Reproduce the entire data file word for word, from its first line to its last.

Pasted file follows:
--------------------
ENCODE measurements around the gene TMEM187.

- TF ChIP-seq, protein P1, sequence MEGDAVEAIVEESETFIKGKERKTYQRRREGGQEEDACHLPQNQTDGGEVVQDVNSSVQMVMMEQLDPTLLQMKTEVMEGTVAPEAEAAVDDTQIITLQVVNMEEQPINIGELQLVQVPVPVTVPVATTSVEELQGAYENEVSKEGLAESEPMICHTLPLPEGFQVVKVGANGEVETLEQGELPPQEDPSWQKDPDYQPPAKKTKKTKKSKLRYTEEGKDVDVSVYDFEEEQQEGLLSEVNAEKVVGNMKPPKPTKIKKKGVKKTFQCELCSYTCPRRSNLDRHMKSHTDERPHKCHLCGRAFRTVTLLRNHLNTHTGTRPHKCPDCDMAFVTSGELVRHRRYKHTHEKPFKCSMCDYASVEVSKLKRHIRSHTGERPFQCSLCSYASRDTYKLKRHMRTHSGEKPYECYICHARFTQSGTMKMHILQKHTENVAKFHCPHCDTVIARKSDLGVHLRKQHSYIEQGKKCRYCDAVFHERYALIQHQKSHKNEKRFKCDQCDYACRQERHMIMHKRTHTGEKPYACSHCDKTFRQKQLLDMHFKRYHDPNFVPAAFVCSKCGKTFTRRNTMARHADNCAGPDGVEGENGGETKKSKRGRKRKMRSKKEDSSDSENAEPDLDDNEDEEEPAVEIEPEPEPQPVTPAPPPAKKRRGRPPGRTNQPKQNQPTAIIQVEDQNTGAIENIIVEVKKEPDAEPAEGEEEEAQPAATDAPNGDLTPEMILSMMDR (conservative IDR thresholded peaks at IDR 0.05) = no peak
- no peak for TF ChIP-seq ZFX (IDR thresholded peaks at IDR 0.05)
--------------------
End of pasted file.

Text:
ENCODE measurements around the gene TMEM187.

- TF ChIP-seq, protein P1, sequence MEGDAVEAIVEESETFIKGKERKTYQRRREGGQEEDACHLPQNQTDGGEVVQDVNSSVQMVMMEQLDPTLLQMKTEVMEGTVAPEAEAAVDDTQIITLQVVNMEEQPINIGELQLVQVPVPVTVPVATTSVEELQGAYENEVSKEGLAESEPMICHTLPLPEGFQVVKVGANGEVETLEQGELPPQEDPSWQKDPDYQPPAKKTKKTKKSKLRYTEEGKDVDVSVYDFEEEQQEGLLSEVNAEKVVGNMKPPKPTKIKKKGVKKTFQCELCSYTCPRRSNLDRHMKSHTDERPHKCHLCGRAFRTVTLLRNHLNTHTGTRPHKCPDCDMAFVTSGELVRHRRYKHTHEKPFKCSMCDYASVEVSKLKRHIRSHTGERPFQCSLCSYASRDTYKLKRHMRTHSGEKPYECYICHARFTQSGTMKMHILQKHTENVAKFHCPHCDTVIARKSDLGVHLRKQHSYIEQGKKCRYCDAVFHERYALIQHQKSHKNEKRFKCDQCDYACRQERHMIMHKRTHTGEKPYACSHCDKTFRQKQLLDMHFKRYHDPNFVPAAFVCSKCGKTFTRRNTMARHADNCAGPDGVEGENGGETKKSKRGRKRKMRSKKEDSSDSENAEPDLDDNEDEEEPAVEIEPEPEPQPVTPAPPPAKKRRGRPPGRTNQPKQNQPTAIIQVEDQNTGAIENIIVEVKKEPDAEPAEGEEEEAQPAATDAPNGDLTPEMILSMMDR (conservative IDR thresholded peaks at IDR 0.05) = no peak
- no peak for TF ChIP-seq ZFX (IDR thresholded peaks at IDR 0.05)